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Earlier this week, Terri Windling posted on her blog, Myth and Moor, a collection of quotes about the power of a walk to help clear the mind, connect us with our bodies, and invite inspiration. She shared this passage from Rebecca Solnit’s Wanderlust: A History of Walking: “Walking, ideally, is a state in which mind, the body, and the world are aligned, as though they were three characters finally in conversation together, three notes suddenly making a chord. Walking allows us to be in our bodies and in the world without being made busy by them. It leaves us free to think without being wholly lost in our thoughts.”

I am fortunate to live in a neighborhood close to the city and the university with the research library I haunt, yet perched at the edge of a wooded area that is inhabited, but gently. I can accomplish many errands on foot, no one aware that I have a crowd of characters in tow with whom I’m arguing (far safer than piling them into the car). When I don’t want the distraction of shops and post offices and libraries I can drag the gang down through the wooded area to and along a lake. Worried about a deadline? I hang that worry on an obliging branch and move on. Encounters with hummingbirds, eagles, neighborhood cats and dogs, gray herons, opinionated crows and blue jays, operatic robins–they all remind me to lighten up. And I pass that advice on to my invisible companions. Although it’s a steep climb back, I often hurry up the hill composing sentences in my head, the problem solves, the floodgates open. I know I could just pull out my phone and dictate, but I hate that intrusion.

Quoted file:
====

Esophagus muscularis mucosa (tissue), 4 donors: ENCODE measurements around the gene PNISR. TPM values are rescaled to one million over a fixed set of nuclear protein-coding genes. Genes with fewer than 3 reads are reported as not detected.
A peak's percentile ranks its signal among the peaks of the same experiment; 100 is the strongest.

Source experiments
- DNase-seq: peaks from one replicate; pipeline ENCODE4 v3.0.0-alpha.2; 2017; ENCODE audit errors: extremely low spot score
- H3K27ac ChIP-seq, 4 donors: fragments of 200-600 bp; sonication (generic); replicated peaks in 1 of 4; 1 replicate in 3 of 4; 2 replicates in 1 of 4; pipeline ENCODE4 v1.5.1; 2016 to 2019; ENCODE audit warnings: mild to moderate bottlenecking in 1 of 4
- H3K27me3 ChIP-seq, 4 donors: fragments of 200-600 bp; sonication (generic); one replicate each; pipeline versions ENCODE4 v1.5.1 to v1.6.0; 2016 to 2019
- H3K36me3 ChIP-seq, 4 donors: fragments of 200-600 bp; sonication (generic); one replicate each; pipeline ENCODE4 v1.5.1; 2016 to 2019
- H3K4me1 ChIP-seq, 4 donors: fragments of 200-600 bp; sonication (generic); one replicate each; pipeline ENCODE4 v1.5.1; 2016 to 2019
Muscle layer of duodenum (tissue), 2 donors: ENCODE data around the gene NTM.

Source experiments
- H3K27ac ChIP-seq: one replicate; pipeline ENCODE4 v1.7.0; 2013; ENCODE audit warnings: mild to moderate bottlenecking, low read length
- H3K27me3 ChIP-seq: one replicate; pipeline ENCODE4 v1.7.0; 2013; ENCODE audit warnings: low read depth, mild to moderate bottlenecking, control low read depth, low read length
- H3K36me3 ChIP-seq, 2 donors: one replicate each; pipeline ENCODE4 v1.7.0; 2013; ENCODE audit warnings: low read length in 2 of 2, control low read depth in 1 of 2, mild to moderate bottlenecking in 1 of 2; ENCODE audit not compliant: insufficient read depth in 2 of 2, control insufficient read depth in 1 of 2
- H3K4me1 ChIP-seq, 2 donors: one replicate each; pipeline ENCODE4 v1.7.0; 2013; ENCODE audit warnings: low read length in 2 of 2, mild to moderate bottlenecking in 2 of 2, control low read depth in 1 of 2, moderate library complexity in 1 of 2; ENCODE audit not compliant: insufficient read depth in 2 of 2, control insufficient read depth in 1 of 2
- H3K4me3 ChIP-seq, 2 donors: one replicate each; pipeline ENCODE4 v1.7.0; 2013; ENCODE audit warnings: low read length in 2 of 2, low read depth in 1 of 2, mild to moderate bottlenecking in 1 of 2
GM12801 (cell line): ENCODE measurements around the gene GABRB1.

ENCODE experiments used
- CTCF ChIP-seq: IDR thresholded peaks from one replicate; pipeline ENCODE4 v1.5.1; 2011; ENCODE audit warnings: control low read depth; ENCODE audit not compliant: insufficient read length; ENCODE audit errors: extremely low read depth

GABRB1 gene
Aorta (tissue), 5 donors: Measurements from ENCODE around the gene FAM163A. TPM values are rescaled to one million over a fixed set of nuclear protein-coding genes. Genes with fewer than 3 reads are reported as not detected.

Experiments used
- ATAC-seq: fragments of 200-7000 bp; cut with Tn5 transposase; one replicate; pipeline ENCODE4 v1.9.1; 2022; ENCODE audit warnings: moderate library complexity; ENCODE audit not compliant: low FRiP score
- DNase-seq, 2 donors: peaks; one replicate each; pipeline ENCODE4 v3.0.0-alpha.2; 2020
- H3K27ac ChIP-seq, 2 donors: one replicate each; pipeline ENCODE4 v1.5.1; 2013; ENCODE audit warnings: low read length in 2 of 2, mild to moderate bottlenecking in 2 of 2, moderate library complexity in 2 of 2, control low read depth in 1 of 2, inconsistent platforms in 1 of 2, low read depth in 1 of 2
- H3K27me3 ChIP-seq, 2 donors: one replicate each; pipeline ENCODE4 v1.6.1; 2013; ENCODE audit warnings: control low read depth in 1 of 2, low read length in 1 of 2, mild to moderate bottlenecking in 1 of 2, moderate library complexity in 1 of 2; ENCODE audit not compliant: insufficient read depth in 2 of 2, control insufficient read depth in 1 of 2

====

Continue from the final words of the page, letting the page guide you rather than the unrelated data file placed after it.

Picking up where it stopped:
If I don’t want to venture too far from the page, I pace in my own garden. Somehow just stepping out onto the earth helps clear my head.

When I was working on the Margaret Kerr books I boldly wrote to the novelist Nigel Tranter asking if we could meet while I was in Scotland. He graciously invited me to tea at his home. It was an afternoon I’ll always treasure. I bring it up because he told me about his walks, every morning a walk to the water, carrying a small notebook in which he would frequently pause to sketch out the scenes in his novel-in-progress, which he would flesh out at his desk in the afternoon. This was his daily writing routine. Even into his 90s he thought best when in motion. He was walking to and from the shore of the Firth of Forth–imagine the weather in which he walked in winter! But he did it, every day, until illness took him.

I noticed a story–big news!–recently about the discovery that walking is good for creativity. Oh, really?

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